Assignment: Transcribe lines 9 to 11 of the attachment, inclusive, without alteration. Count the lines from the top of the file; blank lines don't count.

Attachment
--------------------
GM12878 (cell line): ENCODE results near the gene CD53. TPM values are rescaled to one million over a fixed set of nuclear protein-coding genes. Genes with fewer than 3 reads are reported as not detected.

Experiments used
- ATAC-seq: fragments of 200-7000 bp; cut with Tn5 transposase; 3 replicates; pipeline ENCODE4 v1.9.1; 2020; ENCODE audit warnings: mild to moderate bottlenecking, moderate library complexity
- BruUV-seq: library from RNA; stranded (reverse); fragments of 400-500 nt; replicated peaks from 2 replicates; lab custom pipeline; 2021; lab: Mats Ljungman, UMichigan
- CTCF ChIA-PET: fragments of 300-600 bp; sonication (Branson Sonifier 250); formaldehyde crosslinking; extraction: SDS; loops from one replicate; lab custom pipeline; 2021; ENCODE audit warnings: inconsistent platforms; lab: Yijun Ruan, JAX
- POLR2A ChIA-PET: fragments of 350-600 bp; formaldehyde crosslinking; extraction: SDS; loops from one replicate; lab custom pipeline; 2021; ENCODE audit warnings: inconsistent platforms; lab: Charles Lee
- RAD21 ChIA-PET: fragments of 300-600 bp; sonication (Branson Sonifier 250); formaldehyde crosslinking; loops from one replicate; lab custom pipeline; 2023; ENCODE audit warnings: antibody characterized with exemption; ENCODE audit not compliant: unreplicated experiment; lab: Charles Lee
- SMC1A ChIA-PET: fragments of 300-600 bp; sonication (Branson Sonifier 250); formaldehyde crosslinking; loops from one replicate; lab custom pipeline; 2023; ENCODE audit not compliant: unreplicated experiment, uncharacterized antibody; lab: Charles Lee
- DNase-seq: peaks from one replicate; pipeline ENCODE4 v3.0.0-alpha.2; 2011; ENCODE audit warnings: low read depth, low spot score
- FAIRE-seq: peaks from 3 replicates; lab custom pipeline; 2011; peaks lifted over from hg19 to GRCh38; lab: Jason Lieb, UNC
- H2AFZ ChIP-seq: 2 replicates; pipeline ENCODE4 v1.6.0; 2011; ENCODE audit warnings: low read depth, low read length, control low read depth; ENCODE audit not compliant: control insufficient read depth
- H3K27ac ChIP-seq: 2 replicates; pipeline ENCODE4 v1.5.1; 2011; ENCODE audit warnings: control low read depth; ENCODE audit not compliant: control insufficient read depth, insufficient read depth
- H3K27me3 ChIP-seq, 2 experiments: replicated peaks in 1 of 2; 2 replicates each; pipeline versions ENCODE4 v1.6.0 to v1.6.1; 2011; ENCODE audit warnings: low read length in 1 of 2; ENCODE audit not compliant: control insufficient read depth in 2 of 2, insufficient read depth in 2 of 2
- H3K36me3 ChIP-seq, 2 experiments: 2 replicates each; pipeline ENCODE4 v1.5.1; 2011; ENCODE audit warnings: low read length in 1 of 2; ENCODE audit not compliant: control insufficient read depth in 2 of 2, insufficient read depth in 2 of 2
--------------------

- DNase-seq: peaks from one replicate; pipeline ENCODE4 v3.0.0-alpha.2; 2011; ENCODE audit warnings: low read depth, low spot score
- FAIRE-seq: peaks from 3 replicates; lab custom pipeline; 2011; peaks lifted over from hg19 to GRCh38; lab: Jason Lieb, UNC
- H2AFZ ChIP-seq: 2 replicates; pipeline ENCODE4 v1.6.0; 2011; ENCODE audit warnings: low read depth, low read length, control low read depth; ENCODE audit not compliant: control insufficient read depth